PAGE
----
Cyber Attacks Explained

December 3, 2020

Cyber attacks are the new normal for SMBs. Media reports may focus on corporate mega breaches, but small and midsize businesses are the new frontier for cyber criminals. Data is growing increasingly more valuable and harder to protect which means digital security has become infinitely complex. But what can you do about it? How familiar are you with the common security pitfalls for SMBs, and do you know how to avoid them?

Here are 10 cybersecurity attacks to look out for:

  1. Phishing: Likely the most common form of cybertheft, phishing attacks collect sensitive information, like login credentials and credit card information, through a legitimate-looking website, often sent to unsuspecting individuals in an email.
  2. Ransomware: Ransomware is one of the fastest-growing types of security breaches. A ransomware attack infects your machine with malware and demands a ransom. Ransomware will typically lock you out of your computer and demand money in exchange for access, or it threatens to publish private information if you do not pay a specified amount.
  3. APT: Advanced persistent threats, or APTs, are illicit, long-term attacks in which hackers break into a network in multiple phases to avoid detection. Once an attacker gains access to the network they remain undetected while establishing their foothold on the system. If a breach is detected and repaired, the attackers have already secured other routes into the system so they can continue to mine highly sensitive data.
  4. DDoS: Known as Distributed Denial of Service, DDoS attacks are a malicious attempt to disrupt the normal traffic of a server, by intentionally overloading it with requests until it shuts down the target’s website or network system.
  5. Inside attack: This is when someone with authorized system access within the organization purposely misuses their credentials to gain access to confidential company information. Former employees present a threat if they left the company on bad terms. Your business should have a protocol in place to revoke all access to company data immediately when an employee is terminated.
  6. Man in the middle (MitM) attack: This is where the attacker secretly relays and possibly alters the communications between two parties who believe they are directly communicating with each other. This is generally done when one or more parties conduct the transaction through an unsecured public Wi-Fi network, where attackers have installed malware that helps sift through data.
  7. Password attack: There are three main types of password attacks: a brute-force attack, which involves guessing at passwords until the hacker gets in; a dictionary attack, which uses a program to try different combinations of dictionary words; and keylogging, which tracks a user’s keystrokes, including login IDs and passwords.
  8. SQL injection attack: This type of attack gives an adversary complete control over your web application database by inserting arbitrary SQL code into a database query. Through a successful SQL injection attack on your servers, sensitive information can let attackers access and modify important databases, download files, and even manipulate devices on the network.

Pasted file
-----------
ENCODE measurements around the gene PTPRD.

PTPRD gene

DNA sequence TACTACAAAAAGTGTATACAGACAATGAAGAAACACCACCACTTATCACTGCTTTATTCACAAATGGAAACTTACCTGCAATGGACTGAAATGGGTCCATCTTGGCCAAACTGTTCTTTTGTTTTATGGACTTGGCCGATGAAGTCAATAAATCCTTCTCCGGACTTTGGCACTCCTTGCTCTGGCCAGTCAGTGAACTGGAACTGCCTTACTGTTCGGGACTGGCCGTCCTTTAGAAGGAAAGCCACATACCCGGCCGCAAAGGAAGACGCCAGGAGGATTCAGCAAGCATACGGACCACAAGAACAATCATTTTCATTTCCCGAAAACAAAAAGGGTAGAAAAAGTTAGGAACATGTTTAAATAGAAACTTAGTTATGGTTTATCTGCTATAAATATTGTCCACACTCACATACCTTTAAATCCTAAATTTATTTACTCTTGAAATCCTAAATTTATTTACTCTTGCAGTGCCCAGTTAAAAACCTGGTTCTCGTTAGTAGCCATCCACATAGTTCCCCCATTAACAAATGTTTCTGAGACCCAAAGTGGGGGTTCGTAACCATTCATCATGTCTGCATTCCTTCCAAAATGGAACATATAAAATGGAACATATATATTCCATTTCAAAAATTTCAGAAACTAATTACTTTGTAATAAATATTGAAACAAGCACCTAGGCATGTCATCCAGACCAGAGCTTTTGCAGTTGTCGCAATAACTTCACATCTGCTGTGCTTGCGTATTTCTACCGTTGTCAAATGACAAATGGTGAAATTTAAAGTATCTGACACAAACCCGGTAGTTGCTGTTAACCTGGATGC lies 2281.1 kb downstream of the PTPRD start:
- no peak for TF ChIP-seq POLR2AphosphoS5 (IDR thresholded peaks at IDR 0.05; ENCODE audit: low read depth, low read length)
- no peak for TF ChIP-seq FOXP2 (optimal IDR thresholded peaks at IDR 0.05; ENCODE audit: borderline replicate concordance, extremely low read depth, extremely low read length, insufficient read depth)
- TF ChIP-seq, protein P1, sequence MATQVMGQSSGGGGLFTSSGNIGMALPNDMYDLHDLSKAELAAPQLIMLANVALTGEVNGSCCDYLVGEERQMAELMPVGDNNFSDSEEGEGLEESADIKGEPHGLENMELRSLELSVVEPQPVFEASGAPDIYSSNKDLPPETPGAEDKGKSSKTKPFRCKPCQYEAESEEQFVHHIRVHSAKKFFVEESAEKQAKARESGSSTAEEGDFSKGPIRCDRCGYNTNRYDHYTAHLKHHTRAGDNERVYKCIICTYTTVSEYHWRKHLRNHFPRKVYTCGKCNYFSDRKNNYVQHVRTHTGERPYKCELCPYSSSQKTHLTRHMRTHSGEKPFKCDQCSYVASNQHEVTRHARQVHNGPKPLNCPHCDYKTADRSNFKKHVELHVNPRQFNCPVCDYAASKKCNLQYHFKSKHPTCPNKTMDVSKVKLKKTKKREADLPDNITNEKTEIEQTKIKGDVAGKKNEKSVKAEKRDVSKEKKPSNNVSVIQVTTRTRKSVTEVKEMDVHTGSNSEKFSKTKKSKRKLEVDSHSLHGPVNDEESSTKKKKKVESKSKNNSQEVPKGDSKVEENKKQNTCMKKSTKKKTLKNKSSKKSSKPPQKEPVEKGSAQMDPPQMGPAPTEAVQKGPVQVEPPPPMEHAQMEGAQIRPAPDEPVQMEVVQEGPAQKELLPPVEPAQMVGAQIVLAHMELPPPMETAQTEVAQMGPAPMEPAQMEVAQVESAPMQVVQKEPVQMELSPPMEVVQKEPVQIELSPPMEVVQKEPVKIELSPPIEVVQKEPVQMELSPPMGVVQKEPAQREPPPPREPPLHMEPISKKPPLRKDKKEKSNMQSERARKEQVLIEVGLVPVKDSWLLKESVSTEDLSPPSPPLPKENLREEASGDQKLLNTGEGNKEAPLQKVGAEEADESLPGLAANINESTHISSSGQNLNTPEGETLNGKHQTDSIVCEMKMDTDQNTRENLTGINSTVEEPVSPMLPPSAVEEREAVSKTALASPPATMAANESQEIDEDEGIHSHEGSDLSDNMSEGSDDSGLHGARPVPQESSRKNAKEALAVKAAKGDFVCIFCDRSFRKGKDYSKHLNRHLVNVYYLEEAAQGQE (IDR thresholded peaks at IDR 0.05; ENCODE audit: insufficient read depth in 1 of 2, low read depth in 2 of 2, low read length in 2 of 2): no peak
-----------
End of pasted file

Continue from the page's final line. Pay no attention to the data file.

9. Zero-day attack: Zero-day attacks can be a developer’s worst nightmare. They are unknown flaws and exploits in software and systems discovered by attackers before the developers and security staff become aware of any threats.
  10. Malware attack: Cybercriminals create malicious software (malware) and install them on targeted users’ devices, without their knowledge. The various forms of malware include spyware, virus worms, trojan horses, rogue software, etc.

Using an integrated security solution from Microsoft provides comprehensive, real-time security and protection against  cyber attacks. You can identify and repel more threats than ever before with Microsoft Advanced Threat Protection, Azure Security, and Azure Sentinel. These tools can help you visualize an attacker’s movement through your system, recommend where to focus your investigation, and help recover files in OneDrive for your entire enterprise.

In addition to implementing some sort of software-based solution, businesses should adopt certain technology best practices and policies to shore up vulnerabilities. Here are some cybersecurity best practices:

  1. Two-factor authentication. Users receive a numerical code by email or text and enter it along with their password to gain access.
  2. Have a plan for devices. Be sure you’re incorporating mobile device security into your cybersecurity plans.
  3. Employee training is key. Teach your employees about the different ways cybercriminals can infiltrate your systems. Advise them on how to recognize signs of a breach and educate them on how to stay safe while using the company’s network.
  4. Back up all your data as protection against attacks. Use an offsite cloud provider in addition to on-site backup.

Security breaches are never fun, but they don’t have to be devastating. Contact Convverge to learn more about how to better protect your business, even from the worst-case scenario.